Duncan Green, strategic adviser for Oxfam GB and author of ‘From Poverty to Power’ offers some tips, observations and concerns about 'Doing Development Differently' that are likely to strike a chord for readers in the social and health sectors too.
Thanks to Duncan for permission to republish the article, originally published on his blog.
Spent an intense two days at Harvard last week, taking part in a ‘Doing Development Differently’ (DDD) seminar, hosted by Matt Andrews, who runs Harvard’s ‘Building State Capability’ programme and ODI. About 40 participants, a mixture of multilaterals and donors (big World Bank contingent), consultants and project design and implementation people, and a couple of (more or less) tame NGO people like me (here’s the participants list).
The purpose was to learn from success, based on 15 short (7m) filmed presentations, which are all online, and ensuing discussions. The premise of the meeting was that there is something like an incipient movement around DDD. As you would expect at such an early stage, it is fragmented and messy (people using the same words to mean different things, lack of clarity on what is/is not included, overlap with other initiatives like the Thinking and Working Politically crew etc), and clearer on what it is against (linear thinking, tyranny of the logframe etc) than what it is for. So this meeting aimed to try and clarify terms and ways of thinking, and build something like a community of practice and consensus among adherents.
The main focus of the discussions was how to bring about institutional reform, in particular of the state – the theme covered by Matt’s great book. So lot’s about civil service reform and that kind of thing. But they had some outliers – I spoke about our work supporting grassrootsWomen’s Leadership Groups in Pakistan. The common elements that emerged from the case studies include:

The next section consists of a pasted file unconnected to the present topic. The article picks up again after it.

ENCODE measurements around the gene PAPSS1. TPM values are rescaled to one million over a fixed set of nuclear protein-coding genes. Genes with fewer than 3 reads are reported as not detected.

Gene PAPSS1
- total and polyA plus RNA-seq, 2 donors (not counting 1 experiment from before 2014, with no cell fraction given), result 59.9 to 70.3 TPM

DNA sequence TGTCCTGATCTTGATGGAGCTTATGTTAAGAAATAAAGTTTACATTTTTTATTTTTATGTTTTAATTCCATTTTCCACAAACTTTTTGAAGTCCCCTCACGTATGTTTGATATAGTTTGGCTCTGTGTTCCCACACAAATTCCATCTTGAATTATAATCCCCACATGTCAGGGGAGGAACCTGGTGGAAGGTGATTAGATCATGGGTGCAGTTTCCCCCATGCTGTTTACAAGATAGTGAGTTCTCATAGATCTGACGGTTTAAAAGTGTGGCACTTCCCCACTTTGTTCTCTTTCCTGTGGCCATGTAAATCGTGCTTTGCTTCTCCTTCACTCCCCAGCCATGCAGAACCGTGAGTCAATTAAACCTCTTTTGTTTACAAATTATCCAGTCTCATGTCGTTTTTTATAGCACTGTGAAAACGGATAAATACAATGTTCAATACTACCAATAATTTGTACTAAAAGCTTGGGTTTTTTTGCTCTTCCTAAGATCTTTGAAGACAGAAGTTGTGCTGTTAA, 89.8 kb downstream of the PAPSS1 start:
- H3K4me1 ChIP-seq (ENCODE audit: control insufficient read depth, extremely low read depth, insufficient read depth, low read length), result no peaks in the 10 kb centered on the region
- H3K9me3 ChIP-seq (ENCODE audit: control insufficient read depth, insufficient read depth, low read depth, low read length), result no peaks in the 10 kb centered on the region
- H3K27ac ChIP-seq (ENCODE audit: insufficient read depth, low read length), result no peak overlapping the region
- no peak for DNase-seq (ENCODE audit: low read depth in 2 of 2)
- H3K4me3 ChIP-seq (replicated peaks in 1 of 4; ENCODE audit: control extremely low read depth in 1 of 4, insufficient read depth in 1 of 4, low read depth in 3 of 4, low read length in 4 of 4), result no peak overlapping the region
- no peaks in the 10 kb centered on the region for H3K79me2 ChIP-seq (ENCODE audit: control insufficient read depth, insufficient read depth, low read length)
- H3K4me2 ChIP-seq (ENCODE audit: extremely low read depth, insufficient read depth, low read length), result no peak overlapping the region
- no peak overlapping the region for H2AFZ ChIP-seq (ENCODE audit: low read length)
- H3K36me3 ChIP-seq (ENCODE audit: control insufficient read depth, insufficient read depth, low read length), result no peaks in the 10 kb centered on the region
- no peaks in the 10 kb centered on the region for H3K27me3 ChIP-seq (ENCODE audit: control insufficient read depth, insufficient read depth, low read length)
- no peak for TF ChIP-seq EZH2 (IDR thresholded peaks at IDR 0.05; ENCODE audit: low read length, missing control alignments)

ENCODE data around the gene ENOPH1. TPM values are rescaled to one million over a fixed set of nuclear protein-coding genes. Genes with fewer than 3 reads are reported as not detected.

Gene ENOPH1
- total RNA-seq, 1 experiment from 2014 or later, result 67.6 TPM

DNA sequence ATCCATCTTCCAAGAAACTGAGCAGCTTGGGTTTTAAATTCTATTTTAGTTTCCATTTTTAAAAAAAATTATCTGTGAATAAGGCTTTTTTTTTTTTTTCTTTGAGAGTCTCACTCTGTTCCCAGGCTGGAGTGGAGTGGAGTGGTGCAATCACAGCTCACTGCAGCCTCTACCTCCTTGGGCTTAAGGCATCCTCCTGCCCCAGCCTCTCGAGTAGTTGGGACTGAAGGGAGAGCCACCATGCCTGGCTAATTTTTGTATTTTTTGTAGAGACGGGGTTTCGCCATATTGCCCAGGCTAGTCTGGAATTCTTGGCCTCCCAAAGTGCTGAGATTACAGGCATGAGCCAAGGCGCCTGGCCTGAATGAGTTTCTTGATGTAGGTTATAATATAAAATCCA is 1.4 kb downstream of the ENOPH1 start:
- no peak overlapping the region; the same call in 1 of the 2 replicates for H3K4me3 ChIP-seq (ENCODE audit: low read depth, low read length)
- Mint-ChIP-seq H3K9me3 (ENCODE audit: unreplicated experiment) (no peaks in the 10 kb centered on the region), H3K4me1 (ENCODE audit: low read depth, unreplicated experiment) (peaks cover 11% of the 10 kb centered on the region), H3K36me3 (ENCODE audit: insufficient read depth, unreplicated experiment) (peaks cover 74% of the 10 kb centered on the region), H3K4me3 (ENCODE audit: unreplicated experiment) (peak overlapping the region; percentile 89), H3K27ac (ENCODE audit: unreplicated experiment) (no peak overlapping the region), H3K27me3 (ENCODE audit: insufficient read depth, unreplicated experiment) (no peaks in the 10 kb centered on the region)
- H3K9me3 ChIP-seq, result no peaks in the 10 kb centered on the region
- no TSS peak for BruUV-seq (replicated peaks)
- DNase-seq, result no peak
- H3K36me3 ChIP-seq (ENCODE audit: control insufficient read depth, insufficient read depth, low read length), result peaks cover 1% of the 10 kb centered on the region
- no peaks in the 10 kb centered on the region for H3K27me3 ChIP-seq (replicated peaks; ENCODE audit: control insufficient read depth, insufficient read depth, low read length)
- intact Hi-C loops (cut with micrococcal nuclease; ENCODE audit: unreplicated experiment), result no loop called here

Iteration: Place lots of small bets, ‘fail fast and cheap’ (a research assistant running off with $20k to have a sex change operation definitely takes the biscuit), make sure you have realtime monitoring and feedback, and mechanisms in place to let you learn and adjust the programme as you go. This is the antithesis of ‘spend 2 years designing the perfect project, and then roll implacably out’.
Success is based on relationships. Your key people have to be deeply immersed in the culture (either because they are local, or at least have lived there for decades rather than years). As an outsider, it’s only when you start getting invited to the weddings that you know you have a chance of understanding what is really going on.
Deep study of the system, based on continuous observation and listening. In Nicaragua, UNICEF sent public officials out to try and access the public services they were administering, and even made the men carry 30lb backpacks to experience what it’s like being pregnant! This is all about immersion, rather than the traditional ‘fly in, fly out’ consultant culture.